The Sanctifying Role of the Church (Code of Canon Law, c. 842, 849; Catechism of the Catholic Church 1213, 1263, 1265, 1267-1270)
Through Baptism, God enables us to participate in his life in Jesus Christ and makes us his children. It is through this sacrament that we receive the Holy Spirit and become members of the People of God, of the Body of Christ, which is the Church. Baptism becomes our commitment to grow in this new life and to strive to acquire spiritual maturity. By baptism, God purifies us from sin.
Baptism is the sacrament of faith which has the Risen Christ as its source, and it is the offer of salvation for all people. Intimately linked to Confirmation and to Eucharist, Baptism is, with these two sacraments, Christian Initiation. The child is baptized in the faith of their parents, godparents and of the Church.
Basic Guidelines and Information for Infant (to include young children) Baptism (Code of Canon Law, cc. 867-868; Catechism of the Catholic Church 1251)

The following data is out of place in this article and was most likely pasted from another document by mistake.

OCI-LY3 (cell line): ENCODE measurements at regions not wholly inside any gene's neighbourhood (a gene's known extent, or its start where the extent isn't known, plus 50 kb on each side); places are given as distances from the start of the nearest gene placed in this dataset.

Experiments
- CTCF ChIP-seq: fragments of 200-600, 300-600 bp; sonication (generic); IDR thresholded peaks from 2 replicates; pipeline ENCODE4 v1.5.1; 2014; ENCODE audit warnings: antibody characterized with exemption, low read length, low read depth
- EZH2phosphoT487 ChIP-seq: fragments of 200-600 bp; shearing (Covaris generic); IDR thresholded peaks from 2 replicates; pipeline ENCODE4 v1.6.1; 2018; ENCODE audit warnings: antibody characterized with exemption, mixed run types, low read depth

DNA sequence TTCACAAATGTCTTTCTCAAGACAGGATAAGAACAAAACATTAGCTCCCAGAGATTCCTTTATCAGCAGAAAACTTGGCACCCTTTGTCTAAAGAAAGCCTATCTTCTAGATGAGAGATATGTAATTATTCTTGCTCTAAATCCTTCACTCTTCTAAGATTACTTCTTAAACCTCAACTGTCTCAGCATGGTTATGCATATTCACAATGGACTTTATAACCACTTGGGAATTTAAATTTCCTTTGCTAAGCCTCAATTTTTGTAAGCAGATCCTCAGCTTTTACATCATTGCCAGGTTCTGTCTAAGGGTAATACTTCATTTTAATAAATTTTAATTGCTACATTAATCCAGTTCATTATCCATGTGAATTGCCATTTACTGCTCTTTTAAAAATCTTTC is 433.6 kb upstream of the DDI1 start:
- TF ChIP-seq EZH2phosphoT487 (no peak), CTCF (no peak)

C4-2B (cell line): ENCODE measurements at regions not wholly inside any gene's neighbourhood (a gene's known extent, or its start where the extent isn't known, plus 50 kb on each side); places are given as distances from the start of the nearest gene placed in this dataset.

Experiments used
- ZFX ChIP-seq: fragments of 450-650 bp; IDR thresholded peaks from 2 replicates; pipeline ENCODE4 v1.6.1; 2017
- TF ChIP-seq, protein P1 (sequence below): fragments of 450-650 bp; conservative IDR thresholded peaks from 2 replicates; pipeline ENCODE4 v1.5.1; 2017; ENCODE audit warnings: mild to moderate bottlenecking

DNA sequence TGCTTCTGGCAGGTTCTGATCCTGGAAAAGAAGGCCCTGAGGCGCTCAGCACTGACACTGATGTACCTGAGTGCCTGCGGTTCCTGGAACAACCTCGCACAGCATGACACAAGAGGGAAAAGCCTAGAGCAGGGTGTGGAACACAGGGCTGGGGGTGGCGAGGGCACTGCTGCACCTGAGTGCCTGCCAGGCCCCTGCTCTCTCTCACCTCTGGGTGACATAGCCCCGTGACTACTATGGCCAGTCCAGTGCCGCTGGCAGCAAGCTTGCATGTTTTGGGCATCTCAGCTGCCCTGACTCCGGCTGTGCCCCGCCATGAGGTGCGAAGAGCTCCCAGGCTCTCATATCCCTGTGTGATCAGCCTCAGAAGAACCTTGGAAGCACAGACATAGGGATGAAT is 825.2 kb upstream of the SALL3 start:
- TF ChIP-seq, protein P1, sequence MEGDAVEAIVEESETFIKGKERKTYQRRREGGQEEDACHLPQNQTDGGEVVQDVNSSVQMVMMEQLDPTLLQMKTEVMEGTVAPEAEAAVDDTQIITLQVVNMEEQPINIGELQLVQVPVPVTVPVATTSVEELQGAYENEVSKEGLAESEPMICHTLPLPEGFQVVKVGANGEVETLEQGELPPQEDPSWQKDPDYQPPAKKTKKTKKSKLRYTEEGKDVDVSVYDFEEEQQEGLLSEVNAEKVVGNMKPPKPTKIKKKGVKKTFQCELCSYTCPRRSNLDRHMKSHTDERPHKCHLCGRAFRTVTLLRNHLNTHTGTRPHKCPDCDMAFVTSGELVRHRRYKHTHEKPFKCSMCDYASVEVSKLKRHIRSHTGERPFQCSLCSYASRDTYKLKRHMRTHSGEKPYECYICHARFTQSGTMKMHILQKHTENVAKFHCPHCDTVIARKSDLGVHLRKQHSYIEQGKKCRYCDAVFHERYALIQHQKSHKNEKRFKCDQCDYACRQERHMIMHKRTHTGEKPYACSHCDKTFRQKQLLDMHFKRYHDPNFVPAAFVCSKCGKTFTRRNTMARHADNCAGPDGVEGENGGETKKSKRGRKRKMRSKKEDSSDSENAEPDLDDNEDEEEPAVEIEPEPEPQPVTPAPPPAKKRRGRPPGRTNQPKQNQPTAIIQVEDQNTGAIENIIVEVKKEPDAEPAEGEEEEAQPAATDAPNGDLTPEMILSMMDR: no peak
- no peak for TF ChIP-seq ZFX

Parents are responsible for bringing their child to the Sacrament of Baptism as soon after birth as possible. Except in case of necessity, the church is the usual place of baptism.
In order that a child be baptized, it is necessary that the parents consent, or at least one of them, or someone legally standing in their place, and that there is reasonable hope that the child will be brought up in the Catholic Faith.
GODPARENTS: A person may only have one or two godparents (also called sponsors); if two are chosen, they must be male and female.
In order for someone to be eligible as a godparent they must be chosen by the parents, have the ability and the intention to fulfill the role, be at least 16 years of age, and be a confirmed Roman Catholic, who has already received the Most Holy Eucharist, is leading a life in harmony with the Catholic Faith (including Marriage) and will be a good role model for the one being baptized, and be neither the father nor the mother of the child.
A baptized person who belongs to another Christian community may be admitted only as a “Christian witness” (not a godparent) provided that there is at least one Roman Catholic godparent who fulfills the above criteria. A non-baptized person cannot be a witness (Code of Canon Law, cc. 872-874; Catechism of the Catholic Church 1255).
For information on Infant Baptism contact Paulyna Rivera at [email protected]
View this quick video on why the Catholic Church teaches infant baptism: